General call for ConservationBytes.com contributions

10 08 2010

After just over two years running this blog, I’ve now built up a pretty good audience of conservation-interested people. The blog now has a monthly view rate of over 12,000 and >80 e-mail subscribers, so the material is being viewed far and wide. I want to thank all of you for your interest and comments.

It seems appropriate then to put out a general call for ConservationBytes.com contributions. I’ve had several guest posts now from students (Fishing for conservationMake your conservation PhD relevant), postdocs (Coming to grips with the buffalo problem) and colleagues (Interview with a social [conservation] scientist, Put the bite back into biodiversity conservation), but these have come to me fairly haphazardly. I’d therefore like to invite short articles from the CB readership to expand the topics covered and provide a more interactive conservation discussion. Read the rest of this entry »





Conservation quotes: Attenborough to Irwin

6 08 2010

© smh.com.au

Over the years I’ve collected various conservation biology-related quotes that have caught my attention, for whatever reason. I thought that it would make an interesting blog post (although I agree that quotes are a very weak form of wit). Regardless of their import, I hope you enjoy them and perhaps at least find them interesting, if not wise.

It is that range of biodiversity that we must care for – the whole thing – rather than just one or two stars.

David Attenborough, BBC Interview

It’s a moral question about whether we have the right to exterminate species.

David Attenborough, BBC Interview

The only way to save a rhinoceros is to save the environment in which it lives, because there’s a mutual dependency between it and millions of other species of both animals and plants.

David Attenborough, BBC Interview

The ‘control of nature’ is a phrase conceived in arrogance, born of the Neanderthal age of biology and philosophy, when it was supposed that nature exists for the convenience of man.

Rachel Carson, Silent Spring

The more you know about a species, the more you understand about how better to help protect them.

Alan Clark

As we race toward the future, we must never forget the fundamental reality of our situation: we are flying blind.

Theo Colborn, Dianne Dumanoski & John Peterson Myers, Our Stolen Future

Just imagine the banner headlines if a marine biologist were to discover a species of dolphin that wove large, intricately meshed fishing nets, twenty dolphin-lengths in diameter! Yet we take a spider web for granted, as a nuisance in the house rather than as one of the wonders of the world. And think of the furore if Jane Goodall returned from Gombe stream with photographs of wild chimpanzees building their own houses, well roofed and insulated, of painstakingly selected stones neatly bonded and mortared! Yet caddis larvae, who do precisely that, command only passing interest.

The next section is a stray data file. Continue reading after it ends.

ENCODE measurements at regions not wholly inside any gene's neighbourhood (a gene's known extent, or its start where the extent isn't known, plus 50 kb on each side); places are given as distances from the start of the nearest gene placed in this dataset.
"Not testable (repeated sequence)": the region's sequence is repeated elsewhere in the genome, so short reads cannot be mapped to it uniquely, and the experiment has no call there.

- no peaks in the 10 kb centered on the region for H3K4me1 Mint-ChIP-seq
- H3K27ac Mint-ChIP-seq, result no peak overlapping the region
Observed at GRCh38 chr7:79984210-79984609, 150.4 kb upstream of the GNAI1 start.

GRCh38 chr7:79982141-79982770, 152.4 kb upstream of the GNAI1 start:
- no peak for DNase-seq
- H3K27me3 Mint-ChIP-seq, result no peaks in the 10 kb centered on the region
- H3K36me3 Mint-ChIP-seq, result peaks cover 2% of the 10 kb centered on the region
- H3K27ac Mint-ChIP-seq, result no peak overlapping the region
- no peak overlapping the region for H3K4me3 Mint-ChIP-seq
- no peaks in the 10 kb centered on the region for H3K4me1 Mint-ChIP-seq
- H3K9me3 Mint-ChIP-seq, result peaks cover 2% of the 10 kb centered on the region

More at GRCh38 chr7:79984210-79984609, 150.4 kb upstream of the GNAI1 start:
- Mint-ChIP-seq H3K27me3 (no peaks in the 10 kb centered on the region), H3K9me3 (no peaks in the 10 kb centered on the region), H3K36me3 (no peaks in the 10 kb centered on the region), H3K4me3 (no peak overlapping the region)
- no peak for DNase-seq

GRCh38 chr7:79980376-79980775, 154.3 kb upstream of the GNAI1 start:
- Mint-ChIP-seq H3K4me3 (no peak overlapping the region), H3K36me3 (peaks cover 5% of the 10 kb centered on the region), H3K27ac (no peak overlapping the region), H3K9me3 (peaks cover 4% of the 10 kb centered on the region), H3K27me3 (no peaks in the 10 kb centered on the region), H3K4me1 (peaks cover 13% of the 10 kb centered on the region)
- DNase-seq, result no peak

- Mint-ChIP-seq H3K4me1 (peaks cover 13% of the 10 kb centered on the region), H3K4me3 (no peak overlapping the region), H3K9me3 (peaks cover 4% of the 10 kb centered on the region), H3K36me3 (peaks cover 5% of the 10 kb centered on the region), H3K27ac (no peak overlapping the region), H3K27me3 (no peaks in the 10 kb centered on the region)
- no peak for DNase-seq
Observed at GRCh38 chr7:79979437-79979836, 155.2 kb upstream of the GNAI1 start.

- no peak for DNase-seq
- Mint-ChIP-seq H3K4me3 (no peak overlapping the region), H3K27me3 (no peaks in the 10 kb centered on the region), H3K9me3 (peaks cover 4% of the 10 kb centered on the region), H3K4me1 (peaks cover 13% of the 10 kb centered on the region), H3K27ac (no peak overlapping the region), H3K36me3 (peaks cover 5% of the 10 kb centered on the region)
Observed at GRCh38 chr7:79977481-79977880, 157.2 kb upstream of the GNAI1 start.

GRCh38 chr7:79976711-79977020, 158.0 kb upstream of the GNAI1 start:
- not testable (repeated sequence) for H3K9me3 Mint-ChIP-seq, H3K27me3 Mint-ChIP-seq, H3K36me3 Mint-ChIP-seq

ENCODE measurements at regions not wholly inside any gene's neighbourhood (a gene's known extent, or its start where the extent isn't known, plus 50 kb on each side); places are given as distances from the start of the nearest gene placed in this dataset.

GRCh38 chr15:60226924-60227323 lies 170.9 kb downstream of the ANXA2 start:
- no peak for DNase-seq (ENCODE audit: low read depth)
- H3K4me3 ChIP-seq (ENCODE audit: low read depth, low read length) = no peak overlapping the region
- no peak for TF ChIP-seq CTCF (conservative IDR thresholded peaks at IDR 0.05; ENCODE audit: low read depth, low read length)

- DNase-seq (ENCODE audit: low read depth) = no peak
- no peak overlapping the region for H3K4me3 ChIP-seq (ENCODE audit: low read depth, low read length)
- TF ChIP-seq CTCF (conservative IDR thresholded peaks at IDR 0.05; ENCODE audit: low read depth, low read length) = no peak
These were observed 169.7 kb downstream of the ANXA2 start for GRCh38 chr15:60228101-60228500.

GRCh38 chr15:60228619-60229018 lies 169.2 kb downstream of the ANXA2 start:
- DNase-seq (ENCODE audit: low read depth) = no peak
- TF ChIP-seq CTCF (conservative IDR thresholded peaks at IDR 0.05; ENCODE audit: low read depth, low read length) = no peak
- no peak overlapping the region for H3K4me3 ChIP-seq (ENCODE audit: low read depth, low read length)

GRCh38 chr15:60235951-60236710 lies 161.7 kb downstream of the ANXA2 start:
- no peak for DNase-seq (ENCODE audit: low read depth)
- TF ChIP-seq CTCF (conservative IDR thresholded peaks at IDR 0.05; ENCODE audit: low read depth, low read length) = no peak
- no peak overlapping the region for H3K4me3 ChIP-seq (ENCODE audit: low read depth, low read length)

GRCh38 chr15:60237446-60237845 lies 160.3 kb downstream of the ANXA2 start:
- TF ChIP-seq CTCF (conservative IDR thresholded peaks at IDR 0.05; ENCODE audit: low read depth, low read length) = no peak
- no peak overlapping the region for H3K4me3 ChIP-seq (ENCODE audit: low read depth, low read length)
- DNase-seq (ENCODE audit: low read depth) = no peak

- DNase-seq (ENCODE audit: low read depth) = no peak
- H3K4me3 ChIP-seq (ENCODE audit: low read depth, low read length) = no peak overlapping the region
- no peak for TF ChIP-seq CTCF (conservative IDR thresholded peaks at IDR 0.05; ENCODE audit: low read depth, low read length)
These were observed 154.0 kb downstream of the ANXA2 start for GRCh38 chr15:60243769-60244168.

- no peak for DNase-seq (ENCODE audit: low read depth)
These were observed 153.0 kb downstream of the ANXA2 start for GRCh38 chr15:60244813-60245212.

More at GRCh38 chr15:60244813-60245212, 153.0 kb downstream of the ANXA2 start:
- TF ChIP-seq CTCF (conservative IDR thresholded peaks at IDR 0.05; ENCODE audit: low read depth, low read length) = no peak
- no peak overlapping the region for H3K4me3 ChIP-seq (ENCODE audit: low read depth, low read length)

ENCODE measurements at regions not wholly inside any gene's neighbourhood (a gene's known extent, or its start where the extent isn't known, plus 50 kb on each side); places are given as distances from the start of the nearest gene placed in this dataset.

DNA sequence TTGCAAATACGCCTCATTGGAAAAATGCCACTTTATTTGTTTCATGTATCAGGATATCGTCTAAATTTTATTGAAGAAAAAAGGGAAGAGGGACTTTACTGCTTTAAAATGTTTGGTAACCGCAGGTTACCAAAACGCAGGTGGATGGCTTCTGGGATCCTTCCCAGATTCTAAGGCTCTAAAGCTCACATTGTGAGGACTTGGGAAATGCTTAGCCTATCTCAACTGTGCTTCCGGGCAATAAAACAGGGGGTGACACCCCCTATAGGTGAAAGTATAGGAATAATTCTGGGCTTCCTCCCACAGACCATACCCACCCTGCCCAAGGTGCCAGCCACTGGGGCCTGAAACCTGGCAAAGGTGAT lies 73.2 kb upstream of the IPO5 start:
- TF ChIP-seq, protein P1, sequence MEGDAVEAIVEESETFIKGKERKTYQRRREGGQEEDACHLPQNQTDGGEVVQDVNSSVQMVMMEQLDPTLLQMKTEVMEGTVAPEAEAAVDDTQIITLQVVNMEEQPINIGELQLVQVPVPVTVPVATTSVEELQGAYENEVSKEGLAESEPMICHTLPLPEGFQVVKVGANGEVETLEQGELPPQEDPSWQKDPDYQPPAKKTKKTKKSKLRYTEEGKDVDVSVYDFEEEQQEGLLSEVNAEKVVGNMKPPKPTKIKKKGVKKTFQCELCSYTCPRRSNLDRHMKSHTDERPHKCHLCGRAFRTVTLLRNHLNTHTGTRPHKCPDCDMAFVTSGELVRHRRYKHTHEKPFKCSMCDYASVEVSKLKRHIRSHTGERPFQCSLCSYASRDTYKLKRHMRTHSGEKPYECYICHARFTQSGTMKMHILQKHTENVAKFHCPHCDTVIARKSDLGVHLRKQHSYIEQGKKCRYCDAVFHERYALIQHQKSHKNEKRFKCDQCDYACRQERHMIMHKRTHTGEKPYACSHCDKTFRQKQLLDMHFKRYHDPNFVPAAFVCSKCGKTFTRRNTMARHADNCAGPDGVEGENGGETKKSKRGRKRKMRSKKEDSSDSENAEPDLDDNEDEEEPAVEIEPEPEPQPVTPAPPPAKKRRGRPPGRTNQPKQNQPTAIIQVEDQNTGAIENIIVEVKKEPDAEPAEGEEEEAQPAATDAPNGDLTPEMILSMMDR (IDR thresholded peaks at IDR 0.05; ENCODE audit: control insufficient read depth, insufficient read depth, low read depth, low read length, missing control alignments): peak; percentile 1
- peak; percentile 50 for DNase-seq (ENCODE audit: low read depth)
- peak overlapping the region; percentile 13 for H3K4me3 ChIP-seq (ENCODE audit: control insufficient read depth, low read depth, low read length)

Richard Dawkins, The Selfish Gene

Read the rest of this entry »





August issue of Conservation Letters and more citation statistics

3 08 2010

Trash fish © A. Lobo

The latest issue (Volume 3, Issue 4 – August 2010) of Conservation Letters is now available free-of-charge online. This issue’s papers include 1 Mini-Review, 2 Policy Perspectives, 6 Letters, 1 Correspondence and 1 Response:





Linking disease, demography and climate

1 08 2010

Last week I mentioned that a group of us from Australia were travelling to Chicago to work with Bob Lacy, Phil Miller, JP Pollak and Resit Akcakaya to make some pretty exciting developments in next-generation conservation ecology and management software. Also attending were Barry Brook, our postdocs: Damien Fordham, Thomas Prowse and Mike Watts, our colleague (and former postdoc) Clive McMahon, and a student of Phil’s, Michelle Verant. At the closing of the week-long workshop, I thought I’d share my thoughts on how it all went.

In a word, it was ‘productive’. It’s not often that you can spend 1 week locked in a tiny room with 10 other geeks and produce so many good and state-of-the-art models, but we certainly achieved more than we had anticipated.

Let me explain in brief why it’s so exciting. First, I must say that even the semi-quantitative among you should be ready for the appearance of ‘Meta-Model Manager (MMM)’ in the coming months. This clever piece of software was devised by JP, Bob and Phil to make disparate models ‘talk’ to each other during a population projection run. We had dabbled with MMM a little last year, but its value really came to light this week.

We used MMM to combine several different models that individually fail to capture the full behaviour of a population. Most of you will be familiar with the individual-based population viability (PVA) software Vortex that allows relatively easy PVA model building and is particular useful for predicting extinction risk of small populations. What you most likely don’t know exists is what Phil, Bob and JP call Outbreak – an epidemiological modelling software based on the classic susceptible-exposed-infectious-recovered framework. Outbreak is also an individual-based model that can talk directly to Vortex, but only through MMM. Read the rest of this entry »